In addition, ChatGPT relies on the context and structure of the input it receives to generate relevant and coherent responses. It may struggle to generate a response if the prompt is not specific enough, or may sometimes generate responses that are out-of-context as it may base its responses on its understanding of the individual prompts rather than the overall context of the conversation. For the same reason, ChatGPT tends to generate incomplete or nonsensical responses if given an incomplete, ambiguous, or confusing prompt. This is known as an “adversarial example” – a prompt that is specifically designed to mislead or confuse the model.
Improving ChatGPT Responses
It is possible to improve ChatGPT responses in several ways from those creating the service and the users:
- One solution that could be used by the creators is to carefully curate the training data used to create the model, making sure it is as accurate, consistent, and representative as possible. This helps to minimize the risk of errors or biases being introduced into the model reducing ChatGPT mistakes.
- Additionally, users should avoid using ambiguous or confusing language when interacting with ChatGPT, as well as intentionally provocative or humorous prompts (trolling inputs). This is because ChatGPT generates relevant and coherent responses based on the context and structure of the input it receives.
- Another potential solution might lie with ChatGPT itself. Large Language Models (LLM) like GPT-3 used in ChatGPT can self-improve. This means they can generate training data and create high-confidence answers through chain-of-thought prompting (CoT) and self-consistency to improve the correctness of their responses. This is based on research by Jiaxin Huang, et al and Google. Simply put, it is consistently self-reflecting, posing questions about different topics, and practicing answering them.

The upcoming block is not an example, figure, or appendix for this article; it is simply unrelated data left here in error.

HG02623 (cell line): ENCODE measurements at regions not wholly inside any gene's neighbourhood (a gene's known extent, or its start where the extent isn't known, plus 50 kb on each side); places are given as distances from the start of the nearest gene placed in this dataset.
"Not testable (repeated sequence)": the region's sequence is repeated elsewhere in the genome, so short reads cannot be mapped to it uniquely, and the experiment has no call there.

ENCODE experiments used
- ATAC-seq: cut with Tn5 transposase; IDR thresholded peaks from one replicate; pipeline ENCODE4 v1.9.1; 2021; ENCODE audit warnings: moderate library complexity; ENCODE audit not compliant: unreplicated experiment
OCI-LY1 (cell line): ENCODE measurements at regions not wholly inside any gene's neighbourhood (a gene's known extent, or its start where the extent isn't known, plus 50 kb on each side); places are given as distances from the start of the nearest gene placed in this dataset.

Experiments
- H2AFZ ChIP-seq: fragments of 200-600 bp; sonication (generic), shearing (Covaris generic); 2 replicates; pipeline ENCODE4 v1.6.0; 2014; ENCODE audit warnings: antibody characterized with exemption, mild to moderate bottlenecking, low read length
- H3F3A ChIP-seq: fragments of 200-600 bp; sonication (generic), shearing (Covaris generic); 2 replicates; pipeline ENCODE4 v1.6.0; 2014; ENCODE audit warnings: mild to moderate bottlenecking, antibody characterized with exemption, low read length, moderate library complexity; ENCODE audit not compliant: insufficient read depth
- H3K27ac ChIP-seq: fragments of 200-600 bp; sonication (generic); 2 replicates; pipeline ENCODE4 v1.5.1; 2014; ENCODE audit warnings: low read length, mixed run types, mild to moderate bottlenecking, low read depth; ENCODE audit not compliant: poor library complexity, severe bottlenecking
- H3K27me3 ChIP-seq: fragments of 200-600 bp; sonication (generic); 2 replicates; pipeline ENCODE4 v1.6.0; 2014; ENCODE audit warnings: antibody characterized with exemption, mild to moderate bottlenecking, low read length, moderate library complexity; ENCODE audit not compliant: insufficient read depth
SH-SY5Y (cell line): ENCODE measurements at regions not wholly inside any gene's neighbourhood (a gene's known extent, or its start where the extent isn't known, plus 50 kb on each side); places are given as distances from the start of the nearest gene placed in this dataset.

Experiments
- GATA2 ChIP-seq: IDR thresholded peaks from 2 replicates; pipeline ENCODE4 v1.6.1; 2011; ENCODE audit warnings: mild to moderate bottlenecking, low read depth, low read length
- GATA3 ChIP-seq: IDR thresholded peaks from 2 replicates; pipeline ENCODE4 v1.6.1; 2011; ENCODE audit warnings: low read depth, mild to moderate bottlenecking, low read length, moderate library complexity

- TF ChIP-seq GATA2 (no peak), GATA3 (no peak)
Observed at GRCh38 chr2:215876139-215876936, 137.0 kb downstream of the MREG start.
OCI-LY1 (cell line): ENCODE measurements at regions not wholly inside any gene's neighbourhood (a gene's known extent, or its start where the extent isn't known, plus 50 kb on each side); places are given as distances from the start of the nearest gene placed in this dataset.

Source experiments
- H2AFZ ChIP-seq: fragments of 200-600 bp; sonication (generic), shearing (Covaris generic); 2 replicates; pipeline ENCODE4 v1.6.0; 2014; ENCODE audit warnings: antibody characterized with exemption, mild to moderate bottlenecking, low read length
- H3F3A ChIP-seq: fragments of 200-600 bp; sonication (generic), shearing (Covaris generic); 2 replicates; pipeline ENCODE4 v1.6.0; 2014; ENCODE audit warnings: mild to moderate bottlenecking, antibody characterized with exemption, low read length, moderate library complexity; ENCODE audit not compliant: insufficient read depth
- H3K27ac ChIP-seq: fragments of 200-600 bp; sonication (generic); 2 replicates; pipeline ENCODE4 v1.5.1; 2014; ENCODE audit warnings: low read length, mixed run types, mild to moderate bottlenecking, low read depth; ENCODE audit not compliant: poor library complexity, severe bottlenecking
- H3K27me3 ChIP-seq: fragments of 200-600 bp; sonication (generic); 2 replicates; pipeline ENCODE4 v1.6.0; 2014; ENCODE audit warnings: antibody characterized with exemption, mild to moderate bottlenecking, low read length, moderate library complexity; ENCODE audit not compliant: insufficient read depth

A more convenient but expensive way of improving LLMs might be through regular model training with new data collected by the creators and self-training with augmented data. Relying on the users to help improve the system might be less logistically demanding, but might not work well enough due to the variability in the quality of prompts by the end-user in terms of its ambiguity or coherent language. LLMs like GPT-3, LaMDA, and PALM are powerful tools that can be advantageous to the end user because they are well-trained conversational AI technologies and the creators of such models have surplus resources to maintain and improve them. So in this case, the cost might not be an issue.
It is important to remember that ChatGPT is a Machine Learning model and cannot be expected to understand or process human emotions and intentions in the same way a human would. Consequently, ChatGPT may generate responses that are inappropriate or offensive as a result of misunderstanding the tone or intent of a prompt. It is also worth noting that ChatGPT is not the only language model vulnerable to adversarial examples or trolling inputs. It has also become apparent that other models like GPT-3 and BERT, are susceptible to inputs of this type. Even though these models have limitations, they can still be effectively used and produce good results if you understand their limitations and take steps to mitigate their risks. With GPT-4 scheduled for release in 2023, the current limitations of ChatGPT may be limited for a short period of time since it is expected to have significantly more parameters than its predecessor. This will potentially allow it to produce more accurate responses at a faster rate and may address ethical issues, lack of diversity, limited knowledge, and much more.
While ChatGPT can be a useful tool, it is not a replacement for human judgment and expertise. Make sure to use ChatGPT in combination with other resources, and be prepared to verify and validate its responses before relying on them.